Three months since Iran’s oil ministry announced it was ending an import deal with three Caspian states, future plans remain unclear.
The ministry announced in June that it would not be renewing contracts with four companies that had been bringing in oil from Kazakstan, Turkmenistan and Azerbaijan. Under an arrangement known as an oil swap, the imported crude was refined locally in northern Iran, and an equivalent amount of Iranian oil was then made available for export from seaports in the south.
The oil swap deals were managed by Germany’s Select Energy Trading GmbH, the Swiss energy trader Vitol, Dragon Oil from the United Arab Emirates, and the Ireland-based Caspian Oil Development.
The first oil swaps began in 1997, allowing Caspian states with limited export options to go through Iran.
The oil ministry’s decision to stop them came as a surprise because only a few months earlier, President Mahmoud Ahmadinejad predicted that the volume of oil swaps – currently between 70,000 and 100,000 barrels per day – could rise to nearly 320,000 bpd by 2015.
Explaining the decision, officials said Iran was not making money because receipts from the swap – about one US dollar per barrel – had not increased in line with spiraling oil prices over the past decade or so.
Seyyed Abdolmajid Shoja, formerly of the Iranian parliament’s energy affairs committee said revenue from the 115 million barrels exchanged between 1997 and 2006 came to just 146 million dollars.
Asked by reporters why the oil swaps had ended, Oil Minister Massoud Mir-Kazemi said the deal had been a loss-maker rather than generating a profit.
He noted that any oil moved from southern ports on behalf of Caspian states counted towards Iran’s total exports, and domestic production had to be curbed accordingly to keep within OPEC quotas.
Since these exports earned Iran only a small flat fee instead of the going rate for oil, Mir-Kazemi said that “it was as if we were losing 69 dollars on every barrel, which was completely disadvantageous for us”.
The minister has indicated that the contracts could be renewed, but with the fee increased “from one to five dollars” per barrel.
Months before oil swaps were suspended, Swiss energy trader Vitol had already made it clear it wanted to end its arrangement with Iran. At the time, its decision was seen as a desire to avoid falling foul of United States sanctions.
Meanwhile, Dragon Oil made arrangements to ship its oil from Turkmenistan to Azerbaijan, where it could go into the Baku-Ceyhan pipeline.
The oil swap was of mutual benefit to Iran and its northern partners. Kazak oil has traditionally had to go through Russia, which can dictate volumes and transit fees, and an eastward route to China opened up only recently. Azerbaijan has a major pipeline running via Georgia to Turkey’s Ceyhan terminal, but the Russian-Georgian conflict in 2008 showed the advantages of having alternative options to hand. Finally, Turkmenistan is mainly a natural gas producer and has no easy way of exporting its crude oil, except to neighbouring Iran.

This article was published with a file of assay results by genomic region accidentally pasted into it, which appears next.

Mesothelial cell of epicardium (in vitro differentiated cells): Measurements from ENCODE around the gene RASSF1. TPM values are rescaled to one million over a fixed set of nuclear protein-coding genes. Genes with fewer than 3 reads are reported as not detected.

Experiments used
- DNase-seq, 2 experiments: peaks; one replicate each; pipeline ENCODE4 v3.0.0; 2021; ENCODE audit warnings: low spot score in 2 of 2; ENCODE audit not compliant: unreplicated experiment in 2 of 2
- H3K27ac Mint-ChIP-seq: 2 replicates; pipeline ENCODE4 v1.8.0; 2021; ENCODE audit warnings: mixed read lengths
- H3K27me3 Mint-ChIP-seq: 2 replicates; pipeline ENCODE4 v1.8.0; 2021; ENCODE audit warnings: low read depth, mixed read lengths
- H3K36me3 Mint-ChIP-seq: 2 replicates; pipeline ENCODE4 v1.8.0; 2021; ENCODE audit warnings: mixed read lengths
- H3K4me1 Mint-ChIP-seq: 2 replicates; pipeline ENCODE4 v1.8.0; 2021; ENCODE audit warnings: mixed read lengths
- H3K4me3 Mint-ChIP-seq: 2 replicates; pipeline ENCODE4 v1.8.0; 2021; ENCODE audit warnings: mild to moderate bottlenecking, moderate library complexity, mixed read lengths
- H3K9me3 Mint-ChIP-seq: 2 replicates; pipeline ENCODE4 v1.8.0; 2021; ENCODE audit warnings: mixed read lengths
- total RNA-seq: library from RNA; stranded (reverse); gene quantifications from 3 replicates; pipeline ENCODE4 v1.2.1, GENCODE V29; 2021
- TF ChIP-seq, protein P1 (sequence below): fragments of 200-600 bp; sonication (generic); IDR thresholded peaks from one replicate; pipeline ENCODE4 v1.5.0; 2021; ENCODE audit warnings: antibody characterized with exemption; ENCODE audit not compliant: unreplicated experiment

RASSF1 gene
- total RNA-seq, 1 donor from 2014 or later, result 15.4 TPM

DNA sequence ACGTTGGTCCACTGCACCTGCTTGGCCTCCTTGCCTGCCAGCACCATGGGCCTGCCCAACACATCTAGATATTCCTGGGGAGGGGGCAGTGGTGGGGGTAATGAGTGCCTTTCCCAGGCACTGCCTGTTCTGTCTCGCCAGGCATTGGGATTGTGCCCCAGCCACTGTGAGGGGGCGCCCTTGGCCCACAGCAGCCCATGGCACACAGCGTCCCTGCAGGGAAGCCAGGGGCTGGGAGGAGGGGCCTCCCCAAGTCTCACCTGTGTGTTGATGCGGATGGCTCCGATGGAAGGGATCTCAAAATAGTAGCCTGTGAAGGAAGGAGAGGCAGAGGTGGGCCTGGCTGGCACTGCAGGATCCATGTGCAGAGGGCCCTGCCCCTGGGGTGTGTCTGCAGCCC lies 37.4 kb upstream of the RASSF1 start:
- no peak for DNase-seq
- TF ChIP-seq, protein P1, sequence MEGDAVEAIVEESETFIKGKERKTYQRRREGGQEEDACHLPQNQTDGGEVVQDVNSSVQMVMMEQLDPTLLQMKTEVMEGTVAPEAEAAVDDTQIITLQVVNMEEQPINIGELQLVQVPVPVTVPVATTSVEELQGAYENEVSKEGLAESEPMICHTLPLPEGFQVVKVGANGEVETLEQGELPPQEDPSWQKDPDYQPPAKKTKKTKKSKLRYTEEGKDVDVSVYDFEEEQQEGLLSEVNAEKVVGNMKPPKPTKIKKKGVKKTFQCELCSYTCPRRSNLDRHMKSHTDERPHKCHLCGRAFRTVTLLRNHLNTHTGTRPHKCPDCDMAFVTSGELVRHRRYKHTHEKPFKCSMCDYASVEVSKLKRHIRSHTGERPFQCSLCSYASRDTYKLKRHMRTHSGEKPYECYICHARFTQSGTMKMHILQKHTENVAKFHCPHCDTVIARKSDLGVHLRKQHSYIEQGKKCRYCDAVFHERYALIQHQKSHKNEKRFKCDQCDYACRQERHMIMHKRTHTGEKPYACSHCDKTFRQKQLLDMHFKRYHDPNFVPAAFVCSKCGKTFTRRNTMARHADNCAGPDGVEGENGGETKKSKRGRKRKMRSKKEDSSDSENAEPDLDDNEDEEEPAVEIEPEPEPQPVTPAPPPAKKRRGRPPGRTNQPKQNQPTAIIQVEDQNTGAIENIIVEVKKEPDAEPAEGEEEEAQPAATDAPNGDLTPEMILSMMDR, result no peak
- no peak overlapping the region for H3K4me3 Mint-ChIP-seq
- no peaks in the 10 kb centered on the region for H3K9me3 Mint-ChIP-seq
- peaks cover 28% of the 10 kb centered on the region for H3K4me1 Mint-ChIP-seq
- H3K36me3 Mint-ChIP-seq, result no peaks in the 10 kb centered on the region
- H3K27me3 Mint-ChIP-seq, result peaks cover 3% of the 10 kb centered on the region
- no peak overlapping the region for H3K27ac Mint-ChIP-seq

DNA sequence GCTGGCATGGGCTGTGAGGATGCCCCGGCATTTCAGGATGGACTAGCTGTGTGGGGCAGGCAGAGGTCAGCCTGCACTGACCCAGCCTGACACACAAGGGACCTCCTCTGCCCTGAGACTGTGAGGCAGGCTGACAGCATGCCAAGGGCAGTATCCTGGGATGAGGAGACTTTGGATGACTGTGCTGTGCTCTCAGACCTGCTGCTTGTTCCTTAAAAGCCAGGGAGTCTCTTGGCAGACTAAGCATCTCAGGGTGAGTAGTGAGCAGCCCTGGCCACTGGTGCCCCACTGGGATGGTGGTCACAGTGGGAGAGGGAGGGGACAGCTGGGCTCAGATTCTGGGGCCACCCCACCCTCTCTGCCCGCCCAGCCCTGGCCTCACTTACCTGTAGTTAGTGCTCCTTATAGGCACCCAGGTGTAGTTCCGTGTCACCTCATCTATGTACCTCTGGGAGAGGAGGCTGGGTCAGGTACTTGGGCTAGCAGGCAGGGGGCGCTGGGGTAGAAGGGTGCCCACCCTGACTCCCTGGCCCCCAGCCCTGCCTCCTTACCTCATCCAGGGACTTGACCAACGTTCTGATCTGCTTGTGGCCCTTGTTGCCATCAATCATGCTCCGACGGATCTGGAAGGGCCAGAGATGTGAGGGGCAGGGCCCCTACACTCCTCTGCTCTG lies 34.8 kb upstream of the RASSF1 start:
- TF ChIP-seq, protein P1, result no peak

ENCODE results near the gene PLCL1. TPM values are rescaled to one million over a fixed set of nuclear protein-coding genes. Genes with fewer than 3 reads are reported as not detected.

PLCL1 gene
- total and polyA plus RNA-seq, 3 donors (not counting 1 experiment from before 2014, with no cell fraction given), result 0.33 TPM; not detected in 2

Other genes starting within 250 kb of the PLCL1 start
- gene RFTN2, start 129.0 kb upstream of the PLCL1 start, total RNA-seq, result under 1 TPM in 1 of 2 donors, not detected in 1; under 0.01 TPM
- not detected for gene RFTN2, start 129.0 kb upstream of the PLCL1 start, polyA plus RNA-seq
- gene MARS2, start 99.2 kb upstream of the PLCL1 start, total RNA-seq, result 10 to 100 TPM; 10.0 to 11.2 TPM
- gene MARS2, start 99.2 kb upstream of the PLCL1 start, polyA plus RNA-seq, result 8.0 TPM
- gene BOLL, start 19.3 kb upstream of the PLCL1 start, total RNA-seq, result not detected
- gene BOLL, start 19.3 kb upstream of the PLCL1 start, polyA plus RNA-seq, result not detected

For Iran, the swaps with nearby producers meant it could supply northern areas from oil processed at the Tehran, Tabriz and Arak refineries without having to transport it all the way from wells in the south.
Just as importantly, the arrangements provided Tehran with opportunities to position itself as a player in the Caspian energy market.
Following the collapse of the Soviet Union, successive Iranian governments tried to attract investment in pipelines to take Caspian oil and gas to the Persian Gulf – an easier route to international markets than going through Russia.
But mounting international sanctions meant this never happened, and the Baku-Ceyhan oil route and the projected Nabucco gas pipeline through Turkey and southeast Europe reduce Iran’s ability to sell itself as the shortest and cheapest route.
For geopolitical reasons, the firms involved in oil swaps now appear less motivated to maintain the arrangement, especially if Tehran is going to demand higher fees.
Although Iranian oil officials say they are open to negotiations, an oil expert in Tehran, speaking on condition of anonymity, said this is looking less likely than ever, as the latest UN sanctions “create new obstacles”, so that “bringing these companies back is a difficult task”.
Speaking on the sidelines of an oil and foreign policy meeting held in Tehran in March, energy expert Nersi Ghorban said the former Soviet Caspian states now viewed Iran as something of a liability because of sanctions.
The Iran advisor for a major western oil firm, who asked not to be named, says Iran’s peremptory decision to shut off oil swaps was an error of judgement, coming as it did at a time when the country is increasingly hemmed in by economic sanctions, the latest of which were imposed by the United Nations and the US in early June.
Instead of simply ending the deal, he said, Tehran could have warned its partners in advance and then entered into negotiations about raising the fee per barrel.
Hasan Mansoor, a professor at the Schiller International University in Paris, says Iran could have followed Russia’s example by asking intermediaries to pay a tax instead of bumping up the fee itself.
“It appears that Iran was not levying specific taxes on its contractors,” he added.
By. Ebrahim Gilani
This article originally appeared in IWPR.net and is produced by the Institute for War and Peace Reporting, www.iwpr.net